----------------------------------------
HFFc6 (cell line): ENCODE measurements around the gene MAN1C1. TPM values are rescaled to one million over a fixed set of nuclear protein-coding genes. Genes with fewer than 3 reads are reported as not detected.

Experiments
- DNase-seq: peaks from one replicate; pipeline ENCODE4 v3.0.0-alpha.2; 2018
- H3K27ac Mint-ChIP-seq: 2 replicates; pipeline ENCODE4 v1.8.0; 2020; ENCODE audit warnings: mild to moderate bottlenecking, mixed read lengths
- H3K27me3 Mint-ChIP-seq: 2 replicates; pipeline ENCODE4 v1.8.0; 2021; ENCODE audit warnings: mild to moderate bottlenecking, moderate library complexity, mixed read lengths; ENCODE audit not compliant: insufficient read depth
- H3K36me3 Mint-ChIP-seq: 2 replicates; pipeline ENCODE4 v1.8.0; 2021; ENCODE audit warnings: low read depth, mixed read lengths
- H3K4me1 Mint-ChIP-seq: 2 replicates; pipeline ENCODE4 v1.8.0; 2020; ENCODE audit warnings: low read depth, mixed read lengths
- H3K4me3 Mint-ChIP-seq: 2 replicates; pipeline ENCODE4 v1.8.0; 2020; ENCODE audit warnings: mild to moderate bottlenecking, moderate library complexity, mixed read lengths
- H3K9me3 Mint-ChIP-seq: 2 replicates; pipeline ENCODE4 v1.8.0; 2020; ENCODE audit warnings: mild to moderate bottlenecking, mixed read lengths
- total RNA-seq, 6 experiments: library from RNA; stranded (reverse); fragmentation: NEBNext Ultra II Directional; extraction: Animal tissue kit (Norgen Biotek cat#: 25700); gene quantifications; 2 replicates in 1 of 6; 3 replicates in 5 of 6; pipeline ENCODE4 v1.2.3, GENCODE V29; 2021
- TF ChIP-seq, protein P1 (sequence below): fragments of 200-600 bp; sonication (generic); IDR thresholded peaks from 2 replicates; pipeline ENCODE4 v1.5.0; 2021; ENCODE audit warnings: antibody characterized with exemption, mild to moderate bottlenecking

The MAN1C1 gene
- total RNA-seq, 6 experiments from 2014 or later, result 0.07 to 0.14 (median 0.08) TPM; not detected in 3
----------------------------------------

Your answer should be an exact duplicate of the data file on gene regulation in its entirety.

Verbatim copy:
HFFc6 (cell line): ENCODE measurements around the gene MAN1C1. TPM values are rescaled to one million over a fixed set of nuclear protein-coding genes. Genes with fewer than 3 reads are reported as not detected.

Experiments
- DNase-seq: peaks from one replicate; pipeline ENCODE4 v3.0.0-alpha.2; 2018
- H3K27ac Mint-ChIP-seq: 2 replicates; pipeline ENCODE4 v1.8.0; 2020; ENCODE audit warnings: mild to moderate bottlenecking, mixed read lengths
- H3K27me3 Mint-ChIP-seq: 2 replicates; pipeline ENCODE4 v1.8.0; 2021; ENCODE audit warnings: mild to moderate bottlenecking, moderate library complexity, mixed read lengths; ENCODE audit not compliant: insufficient read depth
- H3K36me3 Mint-ChIP-seq: 2 replicates; pipeline ENCODE4 v1.8.0; 2021; ENCODE audit warnings: low read depth, mixed read lengths
- H3K4me1 Mint-ChIP-seq: 2 replicates; pipeline ENCODE4 v1.8.0; 2020; ENCODE audit warnings: low read depth, mixed read lengths
- H3K4me3 Mint-ChIP-seq: 2 replicates; pipeline ENCODE4 v1.8.0; 2020; ENCODE audit warnings: mild to moderate bottlenecking, moderate library complexity, mixed read lengths
- H3K9me3 Mint-ChIP-seq: 2 replicates; pipeline ENCODE4 v1.8.0; 2020; ENCODE audit warnings: mild to moderate bottlenecking, mixed read lengths
- total RNA-seq, 6 experiments: library from RNA; stranded (reverse); fragmentation: NEBNext Ultra II Directional; extraction: Animal tissue kit (Norgen Biotek cat#: 25700); gene quantifications; 2 replicates in 1 of 6; 3 replicates in 5 of 6; pipeline ENCODE4 v1.2.3, GENCODE V29; 2021
- TF ChIP-seq, protein P1 (sequence below): fragments of 200-600 bp; sonication (generic); IDR thresholded peaks from 2 replicates; pipeline ENCODE4 v1.5.0; 2021; ENCODE audit warnings: antibody characterized with exemption, mild to moderate bottlenecking

The MAN1C1 gene
- total RNA-seq, 6 experiments from 2014 or later, result 0.07 to 0.14 (median 0.08) TPM; not detected in 3